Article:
International Health IT Standards: A Closer Look at ONC Efforts
Dr. Doug Fridsma | January 24, 2013
Last week, I highlighted the work ONC does with the international health IT community at a broad level. Today, I’m going to do a “deeper dive” into some of the specifics. It’s important to note that in all of our international efforts we have worked to align our domestic priorities with the international health IT community. Much of our standards work focuses on an international set of “building blocks for interoperability” that aligns with our domestic portfolio of national health IT standards.
How ONC is Encouraging International Health IT Standards
ONC is engaged in a number of efforts to promote international health IT standards. Some of those efforts include:
1. Defining an International Vocabulary for Health Terms & Products
ONC is working with the National Library of Medicine and with the epSOS project to identify a subset of the international vocabularies for medications, problems, administrative and disease monitoring, and laboratory tests that can serve as a draft international standard for medical concepts. This serves to help bridge language differences and recognize a common subset of these vocabularies for international use.
2. Standardizing Healthcare Summary Documents
ONC is working to analyze the different content standards for healthcare summary documents used in the United States and in the European Union (EU). We hope we can leverage work in the EU and the consolidated CDA to get agreement on an internationally recognized way to structure healthcare summary documents.
3. Increasing Patient Access to Their Health Information Internationally
ONC is developing approaches and policies that allow for patient-mediated or provider-mediated exchange of information. This means making sure that patients have access to their own health information. While we enjoy such rights in the United States, this is by no means an international right. But, patient access to health information is important. And it is important to create a path that allows not only provider- or organizational-mediated health information exchange (like the EpSOS project), but also provides for patient-mediated exchange. This will help to accelerate the sharing of health information while the privacy and policy differences across different countries can be explored.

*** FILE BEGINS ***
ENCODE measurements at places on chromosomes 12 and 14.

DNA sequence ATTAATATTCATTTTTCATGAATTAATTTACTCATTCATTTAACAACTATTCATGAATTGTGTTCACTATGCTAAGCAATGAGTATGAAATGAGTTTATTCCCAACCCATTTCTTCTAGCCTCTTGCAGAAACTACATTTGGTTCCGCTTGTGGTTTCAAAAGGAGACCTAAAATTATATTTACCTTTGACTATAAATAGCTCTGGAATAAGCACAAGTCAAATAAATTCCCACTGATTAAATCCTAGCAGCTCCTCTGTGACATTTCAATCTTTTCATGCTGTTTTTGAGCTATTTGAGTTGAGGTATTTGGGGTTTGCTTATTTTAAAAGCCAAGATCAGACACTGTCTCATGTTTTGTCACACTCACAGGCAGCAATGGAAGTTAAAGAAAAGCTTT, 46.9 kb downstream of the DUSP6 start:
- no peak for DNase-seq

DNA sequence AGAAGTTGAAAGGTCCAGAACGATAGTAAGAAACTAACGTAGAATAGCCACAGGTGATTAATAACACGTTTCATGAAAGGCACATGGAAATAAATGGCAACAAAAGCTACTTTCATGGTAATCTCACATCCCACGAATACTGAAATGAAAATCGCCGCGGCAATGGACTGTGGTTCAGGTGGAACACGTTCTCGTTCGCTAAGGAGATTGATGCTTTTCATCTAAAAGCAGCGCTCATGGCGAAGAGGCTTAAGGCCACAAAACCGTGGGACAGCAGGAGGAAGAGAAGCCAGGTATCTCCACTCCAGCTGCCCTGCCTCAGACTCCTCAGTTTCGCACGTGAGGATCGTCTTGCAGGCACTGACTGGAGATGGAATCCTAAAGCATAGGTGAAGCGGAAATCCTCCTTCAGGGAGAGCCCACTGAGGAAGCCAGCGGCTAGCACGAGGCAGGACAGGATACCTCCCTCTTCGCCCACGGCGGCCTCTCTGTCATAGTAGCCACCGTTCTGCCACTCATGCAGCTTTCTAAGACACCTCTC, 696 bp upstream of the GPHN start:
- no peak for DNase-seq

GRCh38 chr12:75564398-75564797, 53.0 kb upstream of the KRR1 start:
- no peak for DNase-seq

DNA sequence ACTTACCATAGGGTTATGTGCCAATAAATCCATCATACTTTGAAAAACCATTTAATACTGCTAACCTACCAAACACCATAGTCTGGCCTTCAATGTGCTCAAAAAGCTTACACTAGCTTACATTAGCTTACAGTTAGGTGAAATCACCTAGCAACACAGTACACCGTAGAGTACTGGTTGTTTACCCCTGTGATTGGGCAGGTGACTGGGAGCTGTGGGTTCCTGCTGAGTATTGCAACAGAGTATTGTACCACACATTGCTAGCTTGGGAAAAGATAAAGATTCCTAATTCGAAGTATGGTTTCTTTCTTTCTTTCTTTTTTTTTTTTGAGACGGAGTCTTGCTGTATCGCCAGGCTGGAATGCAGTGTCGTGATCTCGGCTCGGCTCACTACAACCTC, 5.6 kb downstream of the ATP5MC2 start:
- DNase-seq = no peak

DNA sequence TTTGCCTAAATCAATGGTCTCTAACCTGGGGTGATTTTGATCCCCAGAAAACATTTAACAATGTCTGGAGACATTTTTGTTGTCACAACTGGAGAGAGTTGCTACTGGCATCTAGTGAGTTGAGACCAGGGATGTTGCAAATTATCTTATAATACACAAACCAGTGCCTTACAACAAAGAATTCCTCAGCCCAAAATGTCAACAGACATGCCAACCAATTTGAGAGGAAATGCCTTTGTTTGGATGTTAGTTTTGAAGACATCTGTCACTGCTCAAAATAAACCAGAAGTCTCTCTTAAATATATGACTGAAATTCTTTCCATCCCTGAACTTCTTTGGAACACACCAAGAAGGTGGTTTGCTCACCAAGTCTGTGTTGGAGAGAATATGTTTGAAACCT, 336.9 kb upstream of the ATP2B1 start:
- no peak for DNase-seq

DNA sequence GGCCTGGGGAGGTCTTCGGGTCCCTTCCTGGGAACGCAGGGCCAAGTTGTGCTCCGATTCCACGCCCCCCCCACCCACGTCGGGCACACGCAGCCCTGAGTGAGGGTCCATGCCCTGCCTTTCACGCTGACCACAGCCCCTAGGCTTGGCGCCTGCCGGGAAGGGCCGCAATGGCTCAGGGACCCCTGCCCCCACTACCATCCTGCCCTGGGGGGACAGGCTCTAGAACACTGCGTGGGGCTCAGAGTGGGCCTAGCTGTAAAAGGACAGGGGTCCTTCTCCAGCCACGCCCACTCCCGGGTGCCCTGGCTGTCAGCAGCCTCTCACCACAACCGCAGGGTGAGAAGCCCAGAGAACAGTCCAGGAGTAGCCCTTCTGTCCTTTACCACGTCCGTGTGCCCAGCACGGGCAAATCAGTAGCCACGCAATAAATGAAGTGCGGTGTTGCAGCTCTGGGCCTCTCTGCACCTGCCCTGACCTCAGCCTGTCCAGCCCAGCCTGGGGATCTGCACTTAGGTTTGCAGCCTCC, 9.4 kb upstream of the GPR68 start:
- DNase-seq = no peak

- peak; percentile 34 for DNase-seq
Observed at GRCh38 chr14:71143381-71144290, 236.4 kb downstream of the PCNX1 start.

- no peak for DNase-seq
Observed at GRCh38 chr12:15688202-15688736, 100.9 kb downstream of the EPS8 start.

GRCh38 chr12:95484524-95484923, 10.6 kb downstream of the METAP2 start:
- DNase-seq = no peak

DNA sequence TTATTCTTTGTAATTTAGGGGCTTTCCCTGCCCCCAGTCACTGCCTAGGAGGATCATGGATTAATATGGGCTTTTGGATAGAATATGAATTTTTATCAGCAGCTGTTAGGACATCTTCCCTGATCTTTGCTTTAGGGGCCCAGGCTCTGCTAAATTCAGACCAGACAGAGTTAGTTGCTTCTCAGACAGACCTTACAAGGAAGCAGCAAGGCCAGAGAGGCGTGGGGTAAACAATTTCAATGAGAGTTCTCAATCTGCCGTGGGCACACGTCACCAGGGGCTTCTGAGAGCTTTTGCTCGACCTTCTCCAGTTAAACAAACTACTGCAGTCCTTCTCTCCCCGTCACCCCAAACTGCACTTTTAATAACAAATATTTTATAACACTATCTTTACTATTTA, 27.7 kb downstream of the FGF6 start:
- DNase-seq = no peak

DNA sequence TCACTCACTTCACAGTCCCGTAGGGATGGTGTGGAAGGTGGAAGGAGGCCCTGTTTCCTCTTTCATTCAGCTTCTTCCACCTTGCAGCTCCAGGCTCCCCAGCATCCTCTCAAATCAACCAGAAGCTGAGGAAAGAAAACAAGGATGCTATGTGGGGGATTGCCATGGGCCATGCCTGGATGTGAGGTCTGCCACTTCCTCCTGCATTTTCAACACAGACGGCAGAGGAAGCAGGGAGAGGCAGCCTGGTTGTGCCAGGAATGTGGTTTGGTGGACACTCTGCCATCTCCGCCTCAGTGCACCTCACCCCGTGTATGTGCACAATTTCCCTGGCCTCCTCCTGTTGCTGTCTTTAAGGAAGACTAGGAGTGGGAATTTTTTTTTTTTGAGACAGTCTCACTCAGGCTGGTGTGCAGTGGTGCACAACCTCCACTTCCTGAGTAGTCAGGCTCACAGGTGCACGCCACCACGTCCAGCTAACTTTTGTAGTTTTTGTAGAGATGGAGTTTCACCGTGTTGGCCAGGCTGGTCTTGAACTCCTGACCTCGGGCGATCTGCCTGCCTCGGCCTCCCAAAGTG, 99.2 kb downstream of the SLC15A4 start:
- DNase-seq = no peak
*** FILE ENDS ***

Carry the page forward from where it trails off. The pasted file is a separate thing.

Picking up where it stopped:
Challenges to Encouraging International Health IT Standards and Adoption
Collectively, we have identified additional issues that international countries on both sides of the pond need to address to accelerate health IT standards development and adoption:
1. A Consistent Health IT Standards Framework to Build Upon
We need to develop a consistent technical and standards infrastructure to support the ongoing maintenance and development of health standards for vocabularies, structures, and services. For example, the CTS-2 standard, developed by HL7, provides a suite of standards for sharing vocabularies and value sets across different health IT systems, and provides a way to federate the development of common vocabularies both within a country, but internationally as well.
2. An Increasing Demand for International Health IT Professionals
We will need an educated workforce to support the deployment and use of health IT. With the EU presidency transferring to Ireland in 2013, there is renewed interest in this activity internationally.
Roadmap for International Health IT Collaboration
ONC recently published a shared roadmap for health IT between the United States and the EU and anticipate more discussions in the spring when the Irish Republic hosts the next internal eHealth week in Dublin.
And, it can be surprising where the work of the S&I framework shows up. Last year, I went to New Zealand to participate in a technical discussion of health IT standards and the work that the United States was doing for meaningful use. I had never been to New Zealand, and after nearly 24 hours in a plane, I arrived at the Ministry of Health for my meetings. This country, thousands of miles away, was standardizing their clinical content to the S&I framework-developed consolidated CDA. The dedicated work of the S&I community was being noticed half way around the world!
Opportunities for International Health IT Standards Collaboration
We have a number of opportunities for international health IT standards collaboration including:
- Collective investments by governments – to help accelerate the process, streamline investments, and lower costs for vendors to access a broader marketplace.
- Learning what works (and what doesn’t) – to form standards, interoperability, and health IT infrastructure.
- Use health IT standards – to provide more opportunity for domestic companies to reach international marketplaces and export their innovative health IT technology.
It’s important to recognize that the international health IT community is watching what we are doing in the United States with the meaningful use program. While we are working hard to develop standards-based, interoperable health IT, we are not developing technology for technology sake: we are doing so in service to improve patient care quality, access and outcomes.
While we see the health IT standards like DIRECT, Blue Button, and CCDA being “exported” and used internationally, perhaps the most important export that comes from ONC may be Meaningful Use itself.
Next week: S&I Framework Update: The Structured Data Capture Initiative
Read other blogs by Dr. Fridsma on standards development and harmonization, coordination of federal and private efforts toward interoperability and health information exchange, and health IT innovations.